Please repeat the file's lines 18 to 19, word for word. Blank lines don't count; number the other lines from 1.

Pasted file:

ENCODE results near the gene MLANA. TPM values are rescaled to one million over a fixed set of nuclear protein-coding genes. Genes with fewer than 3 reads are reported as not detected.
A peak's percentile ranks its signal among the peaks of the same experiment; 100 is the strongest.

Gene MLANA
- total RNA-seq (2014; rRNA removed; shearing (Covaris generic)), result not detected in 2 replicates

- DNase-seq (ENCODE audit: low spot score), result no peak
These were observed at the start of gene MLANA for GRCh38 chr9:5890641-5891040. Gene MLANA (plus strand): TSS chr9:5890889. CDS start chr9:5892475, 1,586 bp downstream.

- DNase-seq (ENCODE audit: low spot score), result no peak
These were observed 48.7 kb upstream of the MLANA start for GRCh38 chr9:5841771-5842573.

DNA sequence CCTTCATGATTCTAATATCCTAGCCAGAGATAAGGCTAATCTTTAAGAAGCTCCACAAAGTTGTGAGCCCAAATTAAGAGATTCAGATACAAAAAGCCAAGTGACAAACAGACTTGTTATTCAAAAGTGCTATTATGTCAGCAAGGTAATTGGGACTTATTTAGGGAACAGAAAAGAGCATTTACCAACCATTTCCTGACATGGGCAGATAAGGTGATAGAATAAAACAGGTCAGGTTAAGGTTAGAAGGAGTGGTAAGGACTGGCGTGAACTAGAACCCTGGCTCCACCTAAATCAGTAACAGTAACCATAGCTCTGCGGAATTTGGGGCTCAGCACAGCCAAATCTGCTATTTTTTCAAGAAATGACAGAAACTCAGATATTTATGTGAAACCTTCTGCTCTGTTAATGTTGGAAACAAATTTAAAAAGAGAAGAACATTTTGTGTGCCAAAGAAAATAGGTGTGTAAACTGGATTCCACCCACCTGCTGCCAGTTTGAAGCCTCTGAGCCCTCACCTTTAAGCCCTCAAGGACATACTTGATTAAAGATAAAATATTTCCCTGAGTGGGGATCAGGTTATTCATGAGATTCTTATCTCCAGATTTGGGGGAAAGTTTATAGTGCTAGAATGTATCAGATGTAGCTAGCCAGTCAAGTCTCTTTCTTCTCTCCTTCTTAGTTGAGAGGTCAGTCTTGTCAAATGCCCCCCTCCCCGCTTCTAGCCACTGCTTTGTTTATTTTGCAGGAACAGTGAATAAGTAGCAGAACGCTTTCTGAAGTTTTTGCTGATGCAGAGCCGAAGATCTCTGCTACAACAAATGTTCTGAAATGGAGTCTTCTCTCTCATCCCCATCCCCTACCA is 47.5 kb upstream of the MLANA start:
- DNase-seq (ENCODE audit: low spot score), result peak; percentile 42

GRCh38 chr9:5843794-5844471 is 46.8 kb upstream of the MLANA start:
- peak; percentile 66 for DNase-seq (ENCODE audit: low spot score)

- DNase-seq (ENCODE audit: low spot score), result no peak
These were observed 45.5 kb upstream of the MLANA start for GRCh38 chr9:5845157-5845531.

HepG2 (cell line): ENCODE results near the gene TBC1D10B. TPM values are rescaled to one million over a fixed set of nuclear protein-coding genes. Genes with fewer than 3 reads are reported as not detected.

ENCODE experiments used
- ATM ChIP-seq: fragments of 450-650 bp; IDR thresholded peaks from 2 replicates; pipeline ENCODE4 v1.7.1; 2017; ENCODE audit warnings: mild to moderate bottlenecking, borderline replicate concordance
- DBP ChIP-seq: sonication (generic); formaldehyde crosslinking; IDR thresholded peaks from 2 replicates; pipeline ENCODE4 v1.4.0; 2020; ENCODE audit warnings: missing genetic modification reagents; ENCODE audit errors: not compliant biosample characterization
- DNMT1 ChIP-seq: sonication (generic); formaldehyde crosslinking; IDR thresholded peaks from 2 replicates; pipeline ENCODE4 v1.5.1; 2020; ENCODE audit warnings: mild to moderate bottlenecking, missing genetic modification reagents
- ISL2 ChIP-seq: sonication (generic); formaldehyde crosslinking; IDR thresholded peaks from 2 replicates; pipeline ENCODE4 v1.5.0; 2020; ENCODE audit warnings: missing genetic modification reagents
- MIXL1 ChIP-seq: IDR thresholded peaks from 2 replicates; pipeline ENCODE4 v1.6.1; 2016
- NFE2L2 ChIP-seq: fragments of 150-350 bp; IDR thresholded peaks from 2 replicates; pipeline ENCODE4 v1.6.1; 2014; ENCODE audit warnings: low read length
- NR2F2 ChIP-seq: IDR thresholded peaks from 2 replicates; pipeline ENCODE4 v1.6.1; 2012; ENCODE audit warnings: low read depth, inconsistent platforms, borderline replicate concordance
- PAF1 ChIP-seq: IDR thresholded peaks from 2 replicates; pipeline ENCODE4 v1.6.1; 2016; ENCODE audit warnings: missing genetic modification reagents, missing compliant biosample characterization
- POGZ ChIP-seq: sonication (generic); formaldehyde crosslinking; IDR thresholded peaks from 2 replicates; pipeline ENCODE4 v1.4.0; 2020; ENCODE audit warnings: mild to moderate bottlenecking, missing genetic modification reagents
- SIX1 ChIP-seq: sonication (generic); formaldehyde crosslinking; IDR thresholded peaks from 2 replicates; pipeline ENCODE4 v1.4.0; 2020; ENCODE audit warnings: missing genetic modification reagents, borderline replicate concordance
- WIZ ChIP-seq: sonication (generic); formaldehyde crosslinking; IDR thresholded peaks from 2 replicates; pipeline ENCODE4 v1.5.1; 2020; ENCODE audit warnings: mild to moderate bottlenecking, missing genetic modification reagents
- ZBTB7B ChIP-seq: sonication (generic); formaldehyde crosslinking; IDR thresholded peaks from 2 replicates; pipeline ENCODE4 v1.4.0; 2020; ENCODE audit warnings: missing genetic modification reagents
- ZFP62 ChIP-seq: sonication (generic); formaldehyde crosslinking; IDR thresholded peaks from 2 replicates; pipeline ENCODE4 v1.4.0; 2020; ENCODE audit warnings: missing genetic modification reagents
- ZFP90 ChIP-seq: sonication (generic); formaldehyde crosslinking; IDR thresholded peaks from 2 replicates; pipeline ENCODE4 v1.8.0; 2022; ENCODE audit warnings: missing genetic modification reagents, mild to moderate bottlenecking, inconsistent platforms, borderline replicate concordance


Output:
- DBP ChIP-seq: sonication (generic); formaldehyde crosslinking; IDR thresholded peaks from 2 replicates; pipeline ENCODE4 v1.4.0; 2020; ENCODE audit warnings: missing genetic modification reagents; ENCODE audit errors: not compliant biosample characterization
- DNMT1 ChIP-seq: sonication (generic); formaldehyde crosslinking; IDR thresholded peaks from 2 replicates; pipeline ENCODE4 v1.5.1; 2020; ENCODE audit warnings: mild to moderate bottlenecking, missing genetic modification reagents